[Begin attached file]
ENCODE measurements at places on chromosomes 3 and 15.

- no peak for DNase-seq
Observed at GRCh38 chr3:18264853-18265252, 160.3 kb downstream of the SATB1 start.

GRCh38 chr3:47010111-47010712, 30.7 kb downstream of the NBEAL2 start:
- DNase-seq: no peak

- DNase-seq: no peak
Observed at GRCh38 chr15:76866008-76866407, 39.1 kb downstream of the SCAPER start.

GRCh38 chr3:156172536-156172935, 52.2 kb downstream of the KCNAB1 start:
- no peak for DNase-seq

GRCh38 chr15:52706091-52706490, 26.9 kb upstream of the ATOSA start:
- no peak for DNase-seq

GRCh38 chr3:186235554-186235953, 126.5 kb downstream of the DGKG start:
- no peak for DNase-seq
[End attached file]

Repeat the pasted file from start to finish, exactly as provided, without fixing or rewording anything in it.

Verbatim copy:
ENCODE measurements at places on chromosomes 3 and 15.

- no peak for DNase-seq
Observed at GRCh38 chr3:18264853-18265252, 160.3 kb downstream of the SATB1 start.

GRCh38 chr3:47010111-47010712, 30.7 kb downstream of the NBEAL2 start:
- DNase-seq: no peak

- DNase-seq: no peak
Observed at GRCh38 chr15:76866008-76866407, 39.1 kb downstream of the SCAPER start.

GRCh38 chr3:156172536-156172935, 52.2 kb downstream of the KCNAB1 start:
- no peak for DNase-seq

GRCh38 chr15:52706091-52706490, 26.9 kb upstream of the ATOSA start:
- no peak for DNase-seq

GRCh38 chr3:186235554-186235953, 126.5 kb downstream of the DGKG start:
- no peak for DNase-seq